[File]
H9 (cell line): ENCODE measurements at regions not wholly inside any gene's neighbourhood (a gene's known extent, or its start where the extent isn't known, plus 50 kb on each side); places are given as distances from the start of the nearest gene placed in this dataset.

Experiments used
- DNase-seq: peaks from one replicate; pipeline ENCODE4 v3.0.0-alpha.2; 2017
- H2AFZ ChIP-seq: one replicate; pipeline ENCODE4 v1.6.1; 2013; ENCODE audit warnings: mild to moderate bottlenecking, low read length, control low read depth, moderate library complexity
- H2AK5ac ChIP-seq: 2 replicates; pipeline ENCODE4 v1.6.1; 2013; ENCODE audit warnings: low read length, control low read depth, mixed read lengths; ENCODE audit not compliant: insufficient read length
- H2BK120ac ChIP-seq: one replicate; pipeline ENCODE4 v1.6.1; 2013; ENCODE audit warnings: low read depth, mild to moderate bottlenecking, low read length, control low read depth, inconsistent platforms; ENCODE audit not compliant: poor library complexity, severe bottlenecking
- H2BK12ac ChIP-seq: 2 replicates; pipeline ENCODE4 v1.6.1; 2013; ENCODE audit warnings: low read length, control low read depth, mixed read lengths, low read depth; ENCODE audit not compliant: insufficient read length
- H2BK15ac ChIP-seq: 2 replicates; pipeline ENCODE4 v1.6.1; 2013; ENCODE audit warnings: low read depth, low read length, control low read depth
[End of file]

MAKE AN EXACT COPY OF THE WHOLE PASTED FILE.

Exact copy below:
H9 (cell line): ENCODE measurements at regions not wholly inside any gene's neighbourhood (a gene's known extent, or its start where the extent isn't known, plus 50 kb on each side); places are given as distances from the start of the nearest gene placed in this dataset.

Experiments used
- DNase-seq: peaks from one replicate; pipeline ENCODE4 v3.0.0-alpha.2; 2017
- H2AFZ ChIP-seq: one replicate; pipeline ENCODE4 v1.6.1; 2013; ENCODE audit warnings: mild to moderate bottlenecking, low read length, control low read depth, moderate library complexity
- H2AK5ac ChIP-seq: 2 replicates; pipeline ENCODE4 v1.6.1; 2013; ENCODE audit warnings: low read length, control low read depth, mixed read lengths; ENCODE audit not compliant: insufficient read length
- H2BK120ac ChIP-seq: one replicate; pipeline ENCODE4 v1.6.1; 2013; ENCODE audit warnings: low read depth, mild to moderate bottlenecking, low read length, control low read depth, inconsistent platforms; ENCODE audit not compliant: poor library complexity, severe bottlenecking
- H2BK12ac ChIP-seq: 2 replicates; pipeline ENCODE4 v1.6.1; 2013; ENCODE audit warnings: low read length, control low read depth, mixed read lengths, low read depth; ENCODE audit not compliant: insufficient read length
- H2BK15ac ChIP-seq: 2 replicates; pipeline ENCODE4 v1.6.1; 2013; ENCODE audit warnings: low read depth, low read length, control low read depth